This video from the USA says about itself:
Labor Struggle in Boron: Union Workers in CA Town Locked Out by Mining Giant Rio Tinto After Stalled Contract Talks.
From the Morning Star daily in Britain:
US miners bring their fight to Britain
Thursday 15 April 2010
by Paul Haste
Californian miners locked out by ruthless British mining company bosses have brought their fight to the London meeting of Rio Tinto’s wealthy shareholders.
Six hundred workers were shut out of the international mining giant’s site in Boron, in the Mojave desert near to Los Angeles, in January after the International Longshore and Warehouse Union members resisted management’s attempt to impose new contracts and outsource the miners’ jobs.
The firm, whose profits soared 33 per cent last year to a colossal £3 billion, then used a notorious union-busting firm to bus in scabs to mine borates, which are a crucial ingredient in chemicals and glass.
ILWU union rep David Irish, leading a lively demonstration at Rio Tinto‘s annual general meeting in the heart of Westminster, explained that the US miners had brought their picket line to London to protest at the British company’s attempt “to starve us into submission.”
“Rio Tinto wants to force us to accept a contract that we fear will destroy jobs and impose insecure and dangerous working conditions,” he declared.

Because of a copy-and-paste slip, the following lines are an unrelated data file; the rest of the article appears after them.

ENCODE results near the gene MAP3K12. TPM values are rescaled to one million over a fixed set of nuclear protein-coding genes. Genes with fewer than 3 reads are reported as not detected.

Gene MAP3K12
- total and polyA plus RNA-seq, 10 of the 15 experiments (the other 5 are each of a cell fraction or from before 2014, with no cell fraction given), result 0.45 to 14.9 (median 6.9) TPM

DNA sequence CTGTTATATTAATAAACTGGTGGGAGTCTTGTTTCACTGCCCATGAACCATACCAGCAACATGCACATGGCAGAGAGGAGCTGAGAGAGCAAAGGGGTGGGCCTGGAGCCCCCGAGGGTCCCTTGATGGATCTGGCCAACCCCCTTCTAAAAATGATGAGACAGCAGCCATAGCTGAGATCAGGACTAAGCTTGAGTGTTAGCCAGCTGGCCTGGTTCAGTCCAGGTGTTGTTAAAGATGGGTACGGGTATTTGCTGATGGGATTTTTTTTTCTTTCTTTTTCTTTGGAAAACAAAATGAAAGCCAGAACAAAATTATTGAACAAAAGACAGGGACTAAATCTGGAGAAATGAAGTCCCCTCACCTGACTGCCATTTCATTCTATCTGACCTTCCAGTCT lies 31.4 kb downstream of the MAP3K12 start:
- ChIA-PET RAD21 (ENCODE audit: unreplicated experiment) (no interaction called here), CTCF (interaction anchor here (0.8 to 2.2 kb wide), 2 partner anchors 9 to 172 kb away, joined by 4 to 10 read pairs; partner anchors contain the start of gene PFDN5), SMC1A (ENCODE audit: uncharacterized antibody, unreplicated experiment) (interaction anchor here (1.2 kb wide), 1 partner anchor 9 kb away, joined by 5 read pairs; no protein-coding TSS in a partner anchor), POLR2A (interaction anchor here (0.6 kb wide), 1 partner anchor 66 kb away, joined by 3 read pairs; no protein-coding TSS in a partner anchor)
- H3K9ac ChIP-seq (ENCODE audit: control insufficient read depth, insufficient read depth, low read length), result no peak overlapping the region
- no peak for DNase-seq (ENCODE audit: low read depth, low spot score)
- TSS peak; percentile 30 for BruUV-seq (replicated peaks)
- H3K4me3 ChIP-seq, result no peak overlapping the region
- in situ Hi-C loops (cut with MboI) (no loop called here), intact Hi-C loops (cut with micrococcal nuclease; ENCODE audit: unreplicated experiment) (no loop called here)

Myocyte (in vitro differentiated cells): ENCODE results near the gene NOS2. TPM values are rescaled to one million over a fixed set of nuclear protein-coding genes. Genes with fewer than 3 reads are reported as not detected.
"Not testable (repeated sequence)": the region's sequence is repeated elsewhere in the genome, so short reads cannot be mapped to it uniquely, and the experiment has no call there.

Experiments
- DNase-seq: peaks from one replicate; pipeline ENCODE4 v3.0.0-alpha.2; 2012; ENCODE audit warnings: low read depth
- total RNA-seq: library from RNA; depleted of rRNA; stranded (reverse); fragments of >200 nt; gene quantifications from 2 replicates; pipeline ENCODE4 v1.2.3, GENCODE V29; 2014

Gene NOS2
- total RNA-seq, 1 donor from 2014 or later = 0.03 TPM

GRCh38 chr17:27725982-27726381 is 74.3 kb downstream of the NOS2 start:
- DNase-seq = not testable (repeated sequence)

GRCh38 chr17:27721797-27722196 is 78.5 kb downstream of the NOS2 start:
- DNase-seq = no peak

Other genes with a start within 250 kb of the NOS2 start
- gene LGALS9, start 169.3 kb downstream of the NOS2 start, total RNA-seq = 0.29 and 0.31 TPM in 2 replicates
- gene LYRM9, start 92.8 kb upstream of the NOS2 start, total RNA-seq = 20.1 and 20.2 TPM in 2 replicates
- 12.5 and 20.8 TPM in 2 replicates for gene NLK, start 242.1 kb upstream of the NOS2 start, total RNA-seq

“Now we have been locked out of our jobs and replaced by union-busters, and forced to survive on unemployment insurance and handouts, but we are determined to continue to fight,” Mr Irish asserted.
ILWU vice-president Ray Familathe emphasised that the British company’s attack on the US miners was “not just a problem for the small Boron community in California – such an attack becomes a global threat when a giant corporation such as Rio Tinto gets away with riding roughshod over its employees.”
International Transport Federation leader David Cockroft added that locking out workers was “the lowest reaction” of bosses faced with a union defending its members.
The company locked out the workers on January 31 when management attempt to force a new contract on them to replace one that expired in November.
At the time, the company was offering a 2 per cent pay rise and seeking changes in sick leave and seniority practices. Employees currently earn £11 to £19 an hour.
Jack Heyman, a member of International Longshore and Warehouse Union Local 10, circulated the following statement about the outcome of the recent Boron miners’ strike: here.